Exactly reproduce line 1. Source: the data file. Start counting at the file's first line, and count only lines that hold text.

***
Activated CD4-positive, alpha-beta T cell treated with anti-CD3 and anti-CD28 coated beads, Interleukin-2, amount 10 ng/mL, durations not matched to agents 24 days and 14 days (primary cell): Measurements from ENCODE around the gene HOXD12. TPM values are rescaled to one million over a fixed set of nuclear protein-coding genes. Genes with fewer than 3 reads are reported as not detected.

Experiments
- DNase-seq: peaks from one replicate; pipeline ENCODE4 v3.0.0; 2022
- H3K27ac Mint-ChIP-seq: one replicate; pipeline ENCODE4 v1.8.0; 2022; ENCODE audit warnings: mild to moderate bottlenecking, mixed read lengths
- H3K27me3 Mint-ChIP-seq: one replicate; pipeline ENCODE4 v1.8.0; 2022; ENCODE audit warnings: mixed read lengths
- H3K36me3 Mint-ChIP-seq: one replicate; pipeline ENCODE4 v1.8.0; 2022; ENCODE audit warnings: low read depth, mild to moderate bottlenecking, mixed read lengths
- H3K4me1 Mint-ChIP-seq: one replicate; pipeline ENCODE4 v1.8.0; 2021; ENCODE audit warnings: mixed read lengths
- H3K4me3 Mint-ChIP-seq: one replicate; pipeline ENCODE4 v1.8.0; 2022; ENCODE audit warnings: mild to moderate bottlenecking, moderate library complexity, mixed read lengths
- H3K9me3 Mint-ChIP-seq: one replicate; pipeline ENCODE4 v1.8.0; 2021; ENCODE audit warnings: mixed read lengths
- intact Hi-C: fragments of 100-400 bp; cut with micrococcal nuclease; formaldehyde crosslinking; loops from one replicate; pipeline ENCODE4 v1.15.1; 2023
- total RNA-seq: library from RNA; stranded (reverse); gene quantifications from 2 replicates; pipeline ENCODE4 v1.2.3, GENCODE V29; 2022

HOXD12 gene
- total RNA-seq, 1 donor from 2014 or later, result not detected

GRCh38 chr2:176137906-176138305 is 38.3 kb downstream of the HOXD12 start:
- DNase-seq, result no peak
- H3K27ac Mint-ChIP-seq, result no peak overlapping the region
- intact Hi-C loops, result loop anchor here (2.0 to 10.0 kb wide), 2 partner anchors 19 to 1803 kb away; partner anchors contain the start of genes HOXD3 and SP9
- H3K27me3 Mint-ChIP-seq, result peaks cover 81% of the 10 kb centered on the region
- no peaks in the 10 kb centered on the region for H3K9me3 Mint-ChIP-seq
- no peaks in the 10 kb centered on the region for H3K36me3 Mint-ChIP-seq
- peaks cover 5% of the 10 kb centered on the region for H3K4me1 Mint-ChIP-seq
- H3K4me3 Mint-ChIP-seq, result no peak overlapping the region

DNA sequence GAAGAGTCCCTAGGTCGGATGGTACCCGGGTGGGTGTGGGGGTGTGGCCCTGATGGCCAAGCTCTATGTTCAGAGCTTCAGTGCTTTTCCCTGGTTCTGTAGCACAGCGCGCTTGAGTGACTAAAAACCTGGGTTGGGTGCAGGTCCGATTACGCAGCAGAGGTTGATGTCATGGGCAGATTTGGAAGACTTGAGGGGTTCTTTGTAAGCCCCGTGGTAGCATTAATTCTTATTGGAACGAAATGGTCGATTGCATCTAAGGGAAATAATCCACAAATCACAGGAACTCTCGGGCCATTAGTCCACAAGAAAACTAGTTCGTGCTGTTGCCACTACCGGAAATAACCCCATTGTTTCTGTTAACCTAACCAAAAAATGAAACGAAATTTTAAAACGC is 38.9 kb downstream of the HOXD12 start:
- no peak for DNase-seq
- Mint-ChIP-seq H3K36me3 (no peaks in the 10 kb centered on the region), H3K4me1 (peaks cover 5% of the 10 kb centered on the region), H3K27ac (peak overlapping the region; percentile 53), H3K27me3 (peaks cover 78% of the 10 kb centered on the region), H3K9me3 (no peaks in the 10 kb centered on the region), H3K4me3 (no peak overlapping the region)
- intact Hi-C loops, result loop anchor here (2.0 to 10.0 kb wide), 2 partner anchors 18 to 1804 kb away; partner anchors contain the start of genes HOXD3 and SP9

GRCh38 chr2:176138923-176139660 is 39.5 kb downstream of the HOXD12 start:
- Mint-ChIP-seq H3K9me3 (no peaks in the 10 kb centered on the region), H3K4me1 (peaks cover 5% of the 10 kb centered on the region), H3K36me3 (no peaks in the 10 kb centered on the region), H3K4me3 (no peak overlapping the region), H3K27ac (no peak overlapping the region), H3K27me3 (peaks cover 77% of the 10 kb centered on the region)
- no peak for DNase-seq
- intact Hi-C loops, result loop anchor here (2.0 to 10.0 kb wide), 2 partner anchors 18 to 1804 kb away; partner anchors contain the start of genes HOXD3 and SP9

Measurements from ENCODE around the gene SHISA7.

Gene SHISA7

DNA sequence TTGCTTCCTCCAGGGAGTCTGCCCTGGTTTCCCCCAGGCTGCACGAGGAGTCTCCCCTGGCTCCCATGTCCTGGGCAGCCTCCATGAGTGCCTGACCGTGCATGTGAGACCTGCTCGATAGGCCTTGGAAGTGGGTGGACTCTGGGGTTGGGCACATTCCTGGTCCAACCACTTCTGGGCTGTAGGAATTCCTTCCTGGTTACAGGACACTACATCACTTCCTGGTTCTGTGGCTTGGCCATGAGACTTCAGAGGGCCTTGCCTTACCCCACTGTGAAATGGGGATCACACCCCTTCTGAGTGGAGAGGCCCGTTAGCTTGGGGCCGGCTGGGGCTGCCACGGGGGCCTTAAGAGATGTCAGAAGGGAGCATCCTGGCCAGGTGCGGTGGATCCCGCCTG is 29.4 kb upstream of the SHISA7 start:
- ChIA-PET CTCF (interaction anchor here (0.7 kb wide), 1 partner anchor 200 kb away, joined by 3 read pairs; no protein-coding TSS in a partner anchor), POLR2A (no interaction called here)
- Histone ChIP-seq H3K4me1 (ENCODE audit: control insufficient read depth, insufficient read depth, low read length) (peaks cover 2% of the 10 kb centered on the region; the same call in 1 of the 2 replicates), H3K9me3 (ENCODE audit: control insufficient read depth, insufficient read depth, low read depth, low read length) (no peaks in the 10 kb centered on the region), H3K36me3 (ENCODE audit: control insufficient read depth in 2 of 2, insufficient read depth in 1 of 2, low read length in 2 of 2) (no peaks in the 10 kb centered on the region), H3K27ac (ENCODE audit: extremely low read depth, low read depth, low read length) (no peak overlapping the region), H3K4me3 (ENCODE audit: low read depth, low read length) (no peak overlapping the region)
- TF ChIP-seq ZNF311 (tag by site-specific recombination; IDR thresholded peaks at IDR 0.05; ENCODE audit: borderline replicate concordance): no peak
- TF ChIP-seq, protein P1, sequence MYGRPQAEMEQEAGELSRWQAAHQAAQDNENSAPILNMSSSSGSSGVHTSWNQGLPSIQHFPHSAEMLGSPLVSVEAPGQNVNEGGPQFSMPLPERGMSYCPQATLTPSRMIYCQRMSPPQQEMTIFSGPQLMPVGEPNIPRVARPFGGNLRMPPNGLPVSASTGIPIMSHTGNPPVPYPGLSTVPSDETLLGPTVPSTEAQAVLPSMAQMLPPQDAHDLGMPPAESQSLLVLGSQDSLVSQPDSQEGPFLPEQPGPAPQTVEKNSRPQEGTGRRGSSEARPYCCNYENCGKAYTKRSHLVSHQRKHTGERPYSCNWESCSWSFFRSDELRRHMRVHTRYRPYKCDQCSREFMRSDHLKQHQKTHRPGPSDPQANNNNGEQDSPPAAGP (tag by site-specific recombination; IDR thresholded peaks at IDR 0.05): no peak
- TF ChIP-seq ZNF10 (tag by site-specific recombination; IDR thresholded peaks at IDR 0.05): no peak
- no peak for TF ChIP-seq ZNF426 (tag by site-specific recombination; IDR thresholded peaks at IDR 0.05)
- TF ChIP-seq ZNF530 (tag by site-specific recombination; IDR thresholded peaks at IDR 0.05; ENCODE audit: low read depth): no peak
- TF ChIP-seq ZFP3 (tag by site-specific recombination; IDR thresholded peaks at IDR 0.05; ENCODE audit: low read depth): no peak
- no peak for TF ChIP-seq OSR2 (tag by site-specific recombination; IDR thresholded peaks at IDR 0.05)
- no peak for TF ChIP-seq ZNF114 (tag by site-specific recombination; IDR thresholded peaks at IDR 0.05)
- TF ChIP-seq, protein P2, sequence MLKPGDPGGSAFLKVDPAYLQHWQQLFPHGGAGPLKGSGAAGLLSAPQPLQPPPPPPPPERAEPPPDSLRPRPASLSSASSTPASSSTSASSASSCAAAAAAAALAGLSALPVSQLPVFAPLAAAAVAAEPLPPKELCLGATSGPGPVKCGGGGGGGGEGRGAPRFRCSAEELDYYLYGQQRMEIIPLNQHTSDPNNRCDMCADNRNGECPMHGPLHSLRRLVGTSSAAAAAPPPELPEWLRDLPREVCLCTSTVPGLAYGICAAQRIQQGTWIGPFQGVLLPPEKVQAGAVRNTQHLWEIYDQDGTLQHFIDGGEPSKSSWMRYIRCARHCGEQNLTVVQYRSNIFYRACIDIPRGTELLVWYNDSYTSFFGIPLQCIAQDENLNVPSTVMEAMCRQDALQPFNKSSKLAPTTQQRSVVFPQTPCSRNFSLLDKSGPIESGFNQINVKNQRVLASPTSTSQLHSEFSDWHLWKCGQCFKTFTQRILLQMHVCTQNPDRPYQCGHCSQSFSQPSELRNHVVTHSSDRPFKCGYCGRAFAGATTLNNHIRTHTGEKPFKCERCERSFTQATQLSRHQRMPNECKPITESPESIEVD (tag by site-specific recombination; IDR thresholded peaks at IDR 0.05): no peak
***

Activated CD4-positive, alpha-beta T cell treated with anti-CD3 and anti-CD28 coated beads, Interleukin-2, amount 10 ng/mL, durations not matched to agents 24 days and 14 days (primary cell): Measurements from ENCODE around the gene HOXD12. TPM values are rescaled to one million over a fixed set of nuclear protein-coding genes. Genes with fewer than 3 reads are reported as not detected.